Wages and Human Capital in the U.S. Financial Industry: 1909-2006

62 Pages Posted: 15 Jul 2009

See all articles by Thomas Philippon

Thomas Philippon

New York University (NYU) - Department of Finance; National Bureau of Economic Research (NBER)

Ariell Reshef

Paris School of Economics (PSE); CNRS; Université Paris I Panthéon-Sorbonne - CES/CNRS; Centre d'Etudes Prospectives et d'Info. Internationales (CEPII)

Multiple version iconThere are 2 versions of this paper

Date Written: April 2009

Abstract

We use detailed information about wages, education and occupations to shed light on the evolution of the U.S. financial sector over the past century. We uncover a set of new, interrelated stylized facts: financial jobs were relatively skill intensive, complex, and highly paid until the 1930s and after the 1980s, but not in the interim period. We investigate the determinants of this evolution and find that financial deregulation and corporate activities linked to IPOs and credit risk increase the demand for skills in financial jobs. Computers and information technology play a more limited role. Our analysis also shows that wages in finance were excessively high around 1930 and from the mid 1990s until 2006. For the recent period we estimate that rents accounted for 30% to 50% of the wage differential between the financial sector and the rest of the private sector.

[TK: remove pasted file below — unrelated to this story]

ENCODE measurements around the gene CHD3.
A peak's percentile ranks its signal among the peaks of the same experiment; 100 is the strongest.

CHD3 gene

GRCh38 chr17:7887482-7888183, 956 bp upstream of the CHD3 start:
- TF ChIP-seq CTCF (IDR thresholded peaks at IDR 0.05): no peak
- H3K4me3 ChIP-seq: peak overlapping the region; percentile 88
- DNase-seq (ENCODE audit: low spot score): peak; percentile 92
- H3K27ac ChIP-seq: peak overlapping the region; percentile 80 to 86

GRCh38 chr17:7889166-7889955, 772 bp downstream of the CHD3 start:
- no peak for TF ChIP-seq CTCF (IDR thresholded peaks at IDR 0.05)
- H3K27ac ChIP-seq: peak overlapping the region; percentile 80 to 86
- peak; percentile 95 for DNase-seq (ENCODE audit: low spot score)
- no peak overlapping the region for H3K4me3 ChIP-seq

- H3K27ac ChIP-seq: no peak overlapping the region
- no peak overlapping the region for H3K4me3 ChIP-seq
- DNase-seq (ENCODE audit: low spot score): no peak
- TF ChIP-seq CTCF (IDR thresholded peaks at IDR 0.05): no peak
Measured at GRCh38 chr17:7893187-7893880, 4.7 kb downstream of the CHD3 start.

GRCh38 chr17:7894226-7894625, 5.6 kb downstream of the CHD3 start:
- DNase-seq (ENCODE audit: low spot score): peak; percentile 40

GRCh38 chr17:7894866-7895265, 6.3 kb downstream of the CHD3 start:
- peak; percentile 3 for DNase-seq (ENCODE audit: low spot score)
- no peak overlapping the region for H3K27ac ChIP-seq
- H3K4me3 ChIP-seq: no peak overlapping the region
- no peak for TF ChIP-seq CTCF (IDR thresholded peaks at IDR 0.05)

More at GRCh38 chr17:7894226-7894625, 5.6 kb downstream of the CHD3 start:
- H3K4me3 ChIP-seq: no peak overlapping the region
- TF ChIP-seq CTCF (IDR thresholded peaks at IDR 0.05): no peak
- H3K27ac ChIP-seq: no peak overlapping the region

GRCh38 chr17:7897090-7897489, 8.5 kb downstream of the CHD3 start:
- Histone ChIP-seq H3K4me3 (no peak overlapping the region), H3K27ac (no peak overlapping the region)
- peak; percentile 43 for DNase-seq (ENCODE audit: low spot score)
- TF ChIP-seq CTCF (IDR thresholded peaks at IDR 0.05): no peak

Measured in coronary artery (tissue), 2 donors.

Keywords: finance, human capital, regulation, wages

JEL Classification: G0, J0, N0, O0

Suggested Citation

Philippon, Thomas and Reshef, Ariell, Wages and Human Capital in the U.S. Financial Industry: 1909-2006 (April 2009). CEPR Discussion Paper No. DP7282. Available at SSRN: https://ssrn.com/abstract=1433859

Thomas Philippon (Contact Author)

New York University (NYU) - Department of Finance ( email )

Stern School of Business
44 West 4th Street
New York, NY 10012-1126
United States

National Bureau of Economic Research (NBER)

1050 Massachusetts Avenue
Cambridge, MA 02138
United States

Ariell Reshef

Paris School of Economics (PSE) ( email )

48 Boulevard Jourdan
Paris, 75014 75014
France

CNRS ( email )

France

Université Paris I Panthéon-Sorbonne - CES/CNRS ( email )

106 bv de l'Hôpital
Paris, 75013
France

Centre d'Etudes Prospectives et d'Info. Internationales (CEPII) ( email )

9 rue Georges Pitard
Paris Cedex 15, F-75015
France

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